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Classically-Trained Firearms Instructors & 21st Century Learning Principles

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Longtime readers of this blog know I got my start in human learning & development as a police tactical firearms instructor. (They'll also recognize I often use human learning & development as a catch-all for training, education, maturation, decision-making, growth, human factors, & more...but that's another debate!) 
Almost twenty (20) years ago, I received my first firearms trainer certificate after a week of: shooting, reviewing shooting fundamentals, practicing range commands, and...giving a five (5) minute lecture to my classmates on a relevant topic of my choice. It was a terrible class.
I left class without learning much. As I was now going to be responsible for safely running a firearms range, I relied upon what I experienced as a police academy student several years prior. 
So what does a typical 1990's police firearms range look like? 
Well, it looks a lot like 1970's firearms range pictures:

Maybe something less communist army looking....?

Are those dag…

Maybe This Complexity - Adaptability Thing Isn't For You

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If you are waiting for proof or evidence, maybe this complexity - adaptability thing isn't for you.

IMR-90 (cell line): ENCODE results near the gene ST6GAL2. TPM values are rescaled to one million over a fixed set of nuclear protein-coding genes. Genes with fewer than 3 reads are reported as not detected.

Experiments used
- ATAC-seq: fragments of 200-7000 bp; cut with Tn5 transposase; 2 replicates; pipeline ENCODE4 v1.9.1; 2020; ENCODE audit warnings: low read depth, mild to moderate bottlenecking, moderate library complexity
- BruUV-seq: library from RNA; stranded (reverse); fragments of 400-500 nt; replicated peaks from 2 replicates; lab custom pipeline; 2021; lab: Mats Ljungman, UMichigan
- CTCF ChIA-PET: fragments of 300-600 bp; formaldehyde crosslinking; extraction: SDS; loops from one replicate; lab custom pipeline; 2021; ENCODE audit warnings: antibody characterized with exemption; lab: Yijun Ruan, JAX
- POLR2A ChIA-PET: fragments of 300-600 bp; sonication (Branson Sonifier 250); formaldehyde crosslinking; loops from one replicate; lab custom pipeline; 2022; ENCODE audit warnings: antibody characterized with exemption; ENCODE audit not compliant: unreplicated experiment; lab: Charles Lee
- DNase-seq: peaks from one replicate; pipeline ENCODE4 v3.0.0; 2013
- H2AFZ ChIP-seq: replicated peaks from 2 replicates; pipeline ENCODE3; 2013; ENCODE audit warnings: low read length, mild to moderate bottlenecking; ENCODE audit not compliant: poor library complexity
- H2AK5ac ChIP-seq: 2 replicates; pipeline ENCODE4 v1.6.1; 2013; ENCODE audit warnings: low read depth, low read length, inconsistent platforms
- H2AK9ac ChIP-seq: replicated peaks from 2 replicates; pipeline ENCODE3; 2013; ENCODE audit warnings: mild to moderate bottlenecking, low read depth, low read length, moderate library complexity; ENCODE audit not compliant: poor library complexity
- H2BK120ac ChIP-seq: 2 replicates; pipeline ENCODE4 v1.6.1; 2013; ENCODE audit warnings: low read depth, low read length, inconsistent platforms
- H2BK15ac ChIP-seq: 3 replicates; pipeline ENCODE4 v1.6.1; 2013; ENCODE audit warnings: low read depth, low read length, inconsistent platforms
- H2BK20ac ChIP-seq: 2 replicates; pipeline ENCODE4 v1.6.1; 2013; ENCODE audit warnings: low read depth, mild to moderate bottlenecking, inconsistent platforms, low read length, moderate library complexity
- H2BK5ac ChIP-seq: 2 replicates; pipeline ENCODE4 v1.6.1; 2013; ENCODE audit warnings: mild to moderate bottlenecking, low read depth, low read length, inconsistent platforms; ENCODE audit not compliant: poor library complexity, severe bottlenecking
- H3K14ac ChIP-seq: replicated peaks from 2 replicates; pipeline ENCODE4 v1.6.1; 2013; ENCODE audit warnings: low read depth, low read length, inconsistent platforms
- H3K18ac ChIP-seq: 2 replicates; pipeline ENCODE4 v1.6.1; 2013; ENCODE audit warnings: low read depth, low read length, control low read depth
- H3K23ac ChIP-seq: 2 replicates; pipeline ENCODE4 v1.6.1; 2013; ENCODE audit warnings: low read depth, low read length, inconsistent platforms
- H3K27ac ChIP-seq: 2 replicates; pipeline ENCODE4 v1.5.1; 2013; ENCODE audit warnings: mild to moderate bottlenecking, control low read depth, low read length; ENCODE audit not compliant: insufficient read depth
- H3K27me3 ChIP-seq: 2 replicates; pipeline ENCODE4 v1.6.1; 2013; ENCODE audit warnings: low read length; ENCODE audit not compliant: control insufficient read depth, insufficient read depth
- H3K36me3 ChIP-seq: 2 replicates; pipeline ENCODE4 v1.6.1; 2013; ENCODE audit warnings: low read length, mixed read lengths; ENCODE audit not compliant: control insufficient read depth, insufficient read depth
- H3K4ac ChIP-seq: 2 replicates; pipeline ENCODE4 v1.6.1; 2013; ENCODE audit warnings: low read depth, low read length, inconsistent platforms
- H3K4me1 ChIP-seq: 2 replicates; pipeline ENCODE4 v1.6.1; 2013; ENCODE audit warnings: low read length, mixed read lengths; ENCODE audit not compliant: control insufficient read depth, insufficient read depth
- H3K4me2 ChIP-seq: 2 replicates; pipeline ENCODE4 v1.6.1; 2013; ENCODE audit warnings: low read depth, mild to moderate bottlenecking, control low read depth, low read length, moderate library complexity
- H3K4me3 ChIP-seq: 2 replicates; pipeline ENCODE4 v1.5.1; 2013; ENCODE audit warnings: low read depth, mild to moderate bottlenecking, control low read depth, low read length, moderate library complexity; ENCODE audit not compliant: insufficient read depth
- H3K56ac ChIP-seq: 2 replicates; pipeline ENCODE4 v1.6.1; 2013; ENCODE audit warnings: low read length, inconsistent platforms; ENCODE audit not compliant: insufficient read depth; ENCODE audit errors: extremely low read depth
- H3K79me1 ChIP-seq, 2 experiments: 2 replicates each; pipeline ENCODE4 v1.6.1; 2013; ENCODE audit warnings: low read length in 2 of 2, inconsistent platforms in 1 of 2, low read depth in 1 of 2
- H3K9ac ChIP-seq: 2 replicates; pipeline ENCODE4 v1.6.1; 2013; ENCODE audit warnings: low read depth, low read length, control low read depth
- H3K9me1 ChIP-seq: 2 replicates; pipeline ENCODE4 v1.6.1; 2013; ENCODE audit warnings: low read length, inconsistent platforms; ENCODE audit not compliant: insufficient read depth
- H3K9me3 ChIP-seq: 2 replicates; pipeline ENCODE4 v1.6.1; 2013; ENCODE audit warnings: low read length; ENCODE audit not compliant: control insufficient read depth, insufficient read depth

The curveball here is that you can't avoid complexity. Adaptation is a necessary part of life. Those who fail to adapt will simply die off - either literally or metaphorically.

What you can do is shield yourself from complexity as much as possible. Maybe get a job on a factory assembly line where others make decisions for you. But then you'll probably be replaced by a robot or computer in a few years...

To limit complexity in your life, start by reducing variability in your job tasks. Get a short-lived job where checklists and flowcharts are appropriate in that procedure-driven environment.

But like I said, maybe this complexity - adaptability thing isn't for you.


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Lou Hayes, Jr.is a criminal investigations & intelligence unit supervisor in a suburban Chicago police department. With a passion for training, he studies human performance & decision-making, creati…

Adaptive Kids: Which Card to Discard

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This is part of a new column/series called Adaptive Kids. How can parents, coaches, school teachers, and other mentors help small children grow their own inner adaptability? 


I played gin with my kids this morning. 
They understand the object of the game. The know the rules. But they can use some help with playing strategy. 
While working with them on their strategy, we begin with setting up their original dealt hand of seven (7) cards. They play open-face so I can coach them. I ask questions: Do any cards cluster up? Which ones?Do any cards cluster up in multiple melds?Which of those clusters (or melds) are likely to be made first? Is there an obvious worst (outlier) card - that will likely be your first discard?
This is the easiest phase of the game.
As soon as a player picks up an eighth (8th) card into his/her hand, it becomes a game of competing values. Values hopefully based on numerical probabilities and possibilities & not on subjective emotions. Which cards to hold...and w…

Adaptive Kids: Strategy vs Luck

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This is part of a new column/series called Adaptive Kids. How can parents, coaches, school teachers, and other mentors help small children grow their own inner adaptability? 

Can boardgames and card games be used to teach or develop adaptability?